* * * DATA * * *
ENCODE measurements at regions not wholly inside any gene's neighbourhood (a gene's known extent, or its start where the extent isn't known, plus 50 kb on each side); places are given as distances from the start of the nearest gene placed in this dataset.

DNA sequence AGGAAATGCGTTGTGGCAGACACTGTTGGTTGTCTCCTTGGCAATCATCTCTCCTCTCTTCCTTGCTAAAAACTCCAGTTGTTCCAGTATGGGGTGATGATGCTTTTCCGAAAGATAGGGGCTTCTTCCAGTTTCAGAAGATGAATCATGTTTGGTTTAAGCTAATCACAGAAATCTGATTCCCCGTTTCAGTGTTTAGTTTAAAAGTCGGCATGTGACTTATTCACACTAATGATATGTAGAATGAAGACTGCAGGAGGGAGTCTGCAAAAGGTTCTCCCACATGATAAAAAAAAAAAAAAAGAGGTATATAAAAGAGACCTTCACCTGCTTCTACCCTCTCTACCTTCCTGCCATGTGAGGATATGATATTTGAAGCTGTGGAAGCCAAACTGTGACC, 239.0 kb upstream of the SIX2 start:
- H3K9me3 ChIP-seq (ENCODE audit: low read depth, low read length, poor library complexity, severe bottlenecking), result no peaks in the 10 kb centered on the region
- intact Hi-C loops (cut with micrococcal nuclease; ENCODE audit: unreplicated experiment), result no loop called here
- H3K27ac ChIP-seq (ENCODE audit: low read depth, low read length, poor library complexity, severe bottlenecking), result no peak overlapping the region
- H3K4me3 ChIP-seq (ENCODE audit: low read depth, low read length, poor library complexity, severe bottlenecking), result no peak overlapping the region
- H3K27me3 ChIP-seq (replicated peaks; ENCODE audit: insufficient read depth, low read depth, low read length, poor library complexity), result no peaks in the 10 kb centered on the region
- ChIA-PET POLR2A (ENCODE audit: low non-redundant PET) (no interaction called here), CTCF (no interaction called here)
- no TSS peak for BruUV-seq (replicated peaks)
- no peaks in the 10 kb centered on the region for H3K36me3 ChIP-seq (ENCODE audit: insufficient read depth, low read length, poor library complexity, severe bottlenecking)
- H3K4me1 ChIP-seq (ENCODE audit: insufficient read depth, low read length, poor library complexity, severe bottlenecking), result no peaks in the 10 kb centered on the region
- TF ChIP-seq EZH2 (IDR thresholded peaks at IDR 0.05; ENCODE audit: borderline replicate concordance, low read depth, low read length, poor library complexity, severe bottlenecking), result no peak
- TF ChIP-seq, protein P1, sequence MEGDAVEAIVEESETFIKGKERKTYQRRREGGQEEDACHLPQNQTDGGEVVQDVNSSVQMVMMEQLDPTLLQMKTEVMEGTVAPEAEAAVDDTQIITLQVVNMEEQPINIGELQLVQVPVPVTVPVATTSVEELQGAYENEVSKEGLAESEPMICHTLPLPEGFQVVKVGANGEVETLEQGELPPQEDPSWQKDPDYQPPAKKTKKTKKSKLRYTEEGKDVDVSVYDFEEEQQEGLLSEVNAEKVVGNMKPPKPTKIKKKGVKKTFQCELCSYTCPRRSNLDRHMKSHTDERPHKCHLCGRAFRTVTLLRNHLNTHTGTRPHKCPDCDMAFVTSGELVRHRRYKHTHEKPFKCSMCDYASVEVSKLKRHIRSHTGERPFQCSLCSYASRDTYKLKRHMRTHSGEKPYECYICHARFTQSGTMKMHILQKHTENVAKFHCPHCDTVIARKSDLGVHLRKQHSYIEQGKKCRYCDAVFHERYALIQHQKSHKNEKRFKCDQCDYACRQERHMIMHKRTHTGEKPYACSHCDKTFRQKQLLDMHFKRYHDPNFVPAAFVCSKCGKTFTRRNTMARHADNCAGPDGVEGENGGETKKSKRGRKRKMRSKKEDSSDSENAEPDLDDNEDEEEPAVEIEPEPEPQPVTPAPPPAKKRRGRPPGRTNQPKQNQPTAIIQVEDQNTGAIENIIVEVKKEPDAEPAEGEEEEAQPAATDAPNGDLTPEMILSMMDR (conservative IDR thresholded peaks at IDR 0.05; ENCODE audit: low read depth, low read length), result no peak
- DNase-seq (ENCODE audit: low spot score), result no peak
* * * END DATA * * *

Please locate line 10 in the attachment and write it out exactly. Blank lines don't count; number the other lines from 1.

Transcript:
- no peaks in the 10 kb centered on the region for H3K36me3 ChIP-seq (ENCODE audit: insufficient read depth, low read length, poor library complexity, severe bottlenecking)